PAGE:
Finally, a team's expected winning percentage is increased or decreased proportionally according to the strength of their remaining schedule. So, if a team is expected to face exactly .500 opponents, then their expected win percentage does not move at all. However, if they face weaker opponents, then their winning percentage is bumped up. Similarly, stronger opponents nudge it down. All of these conversions are done proportionally so that the system remains closed - in other words, the structure of the model guarantees that summing all of the wins and losses together will come up with an exact .500 record for all of baseball. This is important since every game must have both a winner and a loser.

Once a team has a projected win percentage it is multiplied by the number of games remaining in their schedule to figure out how many projected wins remain. Those are tacked on to the games they have already won to obtain their projected win total. The projected loss total is simply 162 (all the games in a season) minus their projected win total.

This is the one time I will dive in with details about how the model works. In future weeks I will get straight to the results. Transparency with the model is important though, and I even see several places I could dig further into how the model works. Anyway...

MLB Projected Standings, Preseason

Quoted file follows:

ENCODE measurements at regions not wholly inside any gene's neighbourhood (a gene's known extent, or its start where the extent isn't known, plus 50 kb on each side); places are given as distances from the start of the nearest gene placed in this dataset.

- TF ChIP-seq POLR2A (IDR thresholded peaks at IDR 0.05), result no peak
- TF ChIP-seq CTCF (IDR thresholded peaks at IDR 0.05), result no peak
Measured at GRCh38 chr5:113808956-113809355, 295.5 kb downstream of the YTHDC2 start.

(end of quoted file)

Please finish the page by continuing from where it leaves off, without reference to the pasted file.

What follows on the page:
Astros, 85-77, 0 GBIndians, 85-77, 0 GBRed Sox, 84-78, 0 GB
Mariners, 80-82, 5 GBWhite Sox, 81-81, 4 GB     Yankees, 83-79, 1 GB
Angels, 80-82, 5 GBTigers, 80-82, 5 GBBlue Jays, 82-80, 2 GB
Rangers, 79-83, 6 GBTwins, 80-82, 5 GBRays, 80-82, 4 GB
Athletics, 79-83, 6 GB     Royals, 79-83, 6 GBOrioles, 80-82, 4 GB
Dodgers, 89-73, 0 GBCubs, 89-73, 0 GBMets, 88-74, 0 GB
Giants, 85-77, 4 GBCardinals, 84-78, 5 GBNationals, 86-76, 2 GB
Diamondbacks, 79-83, 10 GB     Pirates, 83-79, 6 GBMarlins, 80-82, 8 GB
Padres, 76-86, 13 GBReds, 77-85, 12 GBBraves, 73-89, 15 GB
Rockies, 76-86, 13 GBBrewers, 75-87, 14 GBPhillies, 72-90, 16 GB

Wild card play-in games: Blue Jays at Yankees, Giants at Nationals
ALDS match-ups: play-in vs. Indians, Red Sox vs. Astros
NLDS match-ups: play-in vs. Cubs, Mets vs. Dodgers

Some musings:
  • Preseason projections when using WAR always look a little bunched up. It's a result of regression to the mean. Basically by definition playoff teams exceed expectations in statistical models.
  • With that said, the American League looks especially bunched up again this year. If that was simply a result of the projection system than the NL would be similarly bunched, but it isn't. The AL East in particular looks incredibly wide open.
  • The National League has a stratified look with rather clear "first" and "second" divisions. Only the Marlins and Diamondbacks do not fall neatly into one of the two categories.
  • The Astros, Indians, Dodgers, and Cubs should all be considered legitimate favorites to win their divisions. None of them are so much beyond their divisional opponents to say they are prohibitive favorites though.
  • The Indians being frontrunners should probably be flagged with an asterisk. The Royals and WAR do not get along. They have looked like a middling team on paper the last two years but have back-to-back World Series with a championship to show for it. It's possible that the Royals are lucky, but the gap between their actual results and projections is noteworthy, and has been for two years now. Consider me skeptical of their projection this year too.
Next Friday we will find out how much movement only a few games make, even ones supposedly less meaningful early in the season.